The Incredible Power of Company-Wide Goal Alignment for Small and Mid-Sized Businesses

As an HR professional this white paper will reveal how you can put the incredible power of goal alignment to work at your organization. You’ll learn:

  • The short- and long-term business benefits of company-wide goal alignment
  • How to effectively set “SMART” goals
  • How automated solutions can help get your employees working on the tasks that will accelerate your business toward even greater success

Click here to learn more!  

For more HR News, please visit: The Incredible Power of Company-Wide Goal Alignment for Small and Mid-Sized Businesses

Source: News from HR Morning

Adobe Document Cloud for HR Efficiency

In today’s race to attract and retain top talent, the ability to create and deliver professional HR paperwork quickly is a competitive advantage. Read this solution brief to learn how Adobe Document Cloud can:

  • Help HR slash the paperwork
  • Impress candidates and simplify hiring
  • Improve the employee experience with professional and compliant HR documents

Download the paper to learn more about how Adobe Document Cloud can help HR maximize efficiency while finding and retaining great talent!

Click here to learn more!  

For more HR News, please visit: Adobe Document Cloud for HR Efficiency

Source: News from HR Morning

Supreme Court upholds Obamacare again … but why?

Supreme Court upholds Obamacare again … but why?

Supreme Court

Once again the Supreme Court has ruled in favor of the Affordable Care Act (ACA) — and upheld a component that’s become an essential part of the law. So now HR pros can start worrying about the upcoming Obamacare compliance challenges without any major distractions.

The Supreme Court case, King v. Burwell, is an appeal of a July ruling from the 4th Circuit Court of Appeals, which upheld the law’s subsidies.

Had the subsidies been struck down by the High Court, millions of Americans could’ve lost the tax subsidies that allowed them purchase affordable coverage under the health reform law.

In fact,  USA TODAY reported that more than 5 million Americans would be affected if the subsidies are struck down.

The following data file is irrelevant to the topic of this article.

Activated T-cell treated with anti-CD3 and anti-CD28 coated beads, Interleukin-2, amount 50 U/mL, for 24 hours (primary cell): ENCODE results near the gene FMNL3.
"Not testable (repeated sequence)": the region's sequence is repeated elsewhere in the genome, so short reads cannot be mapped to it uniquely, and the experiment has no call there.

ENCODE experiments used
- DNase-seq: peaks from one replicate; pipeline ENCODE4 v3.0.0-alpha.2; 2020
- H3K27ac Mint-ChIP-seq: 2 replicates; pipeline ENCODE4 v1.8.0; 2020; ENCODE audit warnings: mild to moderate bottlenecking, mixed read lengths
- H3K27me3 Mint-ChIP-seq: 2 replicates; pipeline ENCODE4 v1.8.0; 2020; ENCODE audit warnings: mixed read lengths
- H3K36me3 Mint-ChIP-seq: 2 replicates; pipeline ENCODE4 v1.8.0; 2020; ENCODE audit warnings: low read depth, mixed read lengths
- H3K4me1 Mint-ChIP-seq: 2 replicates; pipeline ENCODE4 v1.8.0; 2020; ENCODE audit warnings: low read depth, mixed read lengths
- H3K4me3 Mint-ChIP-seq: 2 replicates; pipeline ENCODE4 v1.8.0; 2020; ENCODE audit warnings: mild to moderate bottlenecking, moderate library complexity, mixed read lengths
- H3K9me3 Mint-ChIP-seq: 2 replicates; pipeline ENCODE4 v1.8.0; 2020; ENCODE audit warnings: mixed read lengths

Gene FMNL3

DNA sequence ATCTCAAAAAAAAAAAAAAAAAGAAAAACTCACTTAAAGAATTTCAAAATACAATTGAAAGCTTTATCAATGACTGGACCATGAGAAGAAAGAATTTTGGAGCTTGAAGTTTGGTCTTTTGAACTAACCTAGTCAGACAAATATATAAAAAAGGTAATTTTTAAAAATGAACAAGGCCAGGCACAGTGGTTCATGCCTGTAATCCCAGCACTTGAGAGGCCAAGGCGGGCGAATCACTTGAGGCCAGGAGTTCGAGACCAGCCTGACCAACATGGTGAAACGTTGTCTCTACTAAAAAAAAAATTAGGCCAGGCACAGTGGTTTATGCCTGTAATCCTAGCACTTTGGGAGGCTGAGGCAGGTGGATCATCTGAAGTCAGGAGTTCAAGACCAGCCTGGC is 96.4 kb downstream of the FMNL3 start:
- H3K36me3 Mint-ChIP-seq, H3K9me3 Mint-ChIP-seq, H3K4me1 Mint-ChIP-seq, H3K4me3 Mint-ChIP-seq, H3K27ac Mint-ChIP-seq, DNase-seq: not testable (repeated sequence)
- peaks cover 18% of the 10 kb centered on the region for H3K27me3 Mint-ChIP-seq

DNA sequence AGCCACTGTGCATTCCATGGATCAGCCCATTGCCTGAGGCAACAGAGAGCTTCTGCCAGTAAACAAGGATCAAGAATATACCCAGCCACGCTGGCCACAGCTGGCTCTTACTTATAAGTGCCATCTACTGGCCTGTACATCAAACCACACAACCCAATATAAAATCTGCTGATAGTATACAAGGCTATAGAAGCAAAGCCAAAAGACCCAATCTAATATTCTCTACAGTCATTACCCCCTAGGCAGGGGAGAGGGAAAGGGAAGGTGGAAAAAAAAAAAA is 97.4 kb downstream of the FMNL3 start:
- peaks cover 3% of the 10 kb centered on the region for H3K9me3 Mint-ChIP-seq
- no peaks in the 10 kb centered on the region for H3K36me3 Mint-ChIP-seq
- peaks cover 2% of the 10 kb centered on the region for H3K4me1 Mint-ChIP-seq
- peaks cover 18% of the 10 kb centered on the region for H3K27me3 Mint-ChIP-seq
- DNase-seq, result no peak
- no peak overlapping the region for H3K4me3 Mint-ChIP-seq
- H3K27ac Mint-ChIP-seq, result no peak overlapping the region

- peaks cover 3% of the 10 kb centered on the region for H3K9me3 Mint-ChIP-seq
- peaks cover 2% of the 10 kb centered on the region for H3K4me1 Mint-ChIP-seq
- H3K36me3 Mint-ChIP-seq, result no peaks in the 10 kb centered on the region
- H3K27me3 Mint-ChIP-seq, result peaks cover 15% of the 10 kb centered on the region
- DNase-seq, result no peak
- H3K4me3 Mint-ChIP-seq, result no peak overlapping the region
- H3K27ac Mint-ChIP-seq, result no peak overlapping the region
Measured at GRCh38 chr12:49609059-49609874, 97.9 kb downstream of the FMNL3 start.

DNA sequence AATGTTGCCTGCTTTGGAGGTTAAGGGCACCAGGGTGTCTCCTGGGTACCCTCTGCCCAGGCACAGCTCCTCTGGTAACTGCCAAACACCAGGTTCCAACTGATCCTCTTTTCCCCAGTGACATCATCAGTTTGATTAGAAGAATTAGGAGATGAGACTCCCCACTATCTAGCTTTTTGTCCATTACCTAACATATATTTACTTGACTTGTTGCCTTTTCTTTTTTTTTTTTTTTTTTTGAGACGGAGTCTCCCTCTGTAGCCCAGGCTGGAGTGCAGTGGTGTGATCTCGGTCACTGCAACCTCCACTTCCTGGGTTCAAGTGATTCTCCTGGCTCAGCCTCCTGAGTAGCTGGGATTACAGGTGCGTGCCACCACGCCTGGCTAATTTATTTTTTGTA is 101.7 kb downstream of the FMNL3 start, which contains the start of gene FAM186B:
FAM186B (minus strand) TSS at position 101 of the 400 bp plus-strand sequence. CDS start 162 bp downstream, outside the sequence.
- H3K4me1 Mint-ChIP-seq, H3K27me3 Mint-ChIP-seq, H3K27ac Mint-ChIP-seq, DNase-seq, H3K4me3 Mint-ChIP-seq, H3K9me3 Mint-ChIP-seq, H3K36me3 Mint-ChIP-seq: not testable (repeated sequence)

How affected? Those subsidies have reduced monthly insurance premiums by 76% (the average monthly premium dropped from $346 to just $82) for those who qualify, according to federal officials.

How we got here

As HR Morning has reported previously, the entire case essentially hinged on one phrase in the health reform law, which says that subsidies — in the form of tax credits — would be offered in health insurance exchanges “established by the state.”

But more than 30 states passed on setting up their own exchanges, so the feds stepped in to do so.

Four Virginia residents — the original plaintiffs in the case — claim that the subsidies are illegal in the states where only federal exchanges have been established.

‘Inartful drafting’

With its ruling, the Supreme Court essentially said that the subsidies should be available to all eligible Americans regardless of whether they live in states that have set up their own health insurance exchanges.

In the ruling, Chief Justice John G. Roberts, Jr. did acknowledge that the specific language in the Affordable Care Act was confusing and problematic. As Roberts put it, the law:

“contains more than a few examples of inartful drafting … Congress wrote key parts of the act behind closed doors, rather than through the traditional legislative process.”

Despite the language, Roberts said the intent of law was clear and that:

“Congress passed the Affordable Care Act to improve health insurance markets, not to destroy them. If at all possible we must interpret the Act in a way that is consistent with the former, and avoids the latter.”

Maintains status quo

So where does this leave employers. According to Buck Consultants global practice leader Tami Simon:

“The ruling will not have a significant impact on employers and the human resources department. It maintains the status quo for time being.”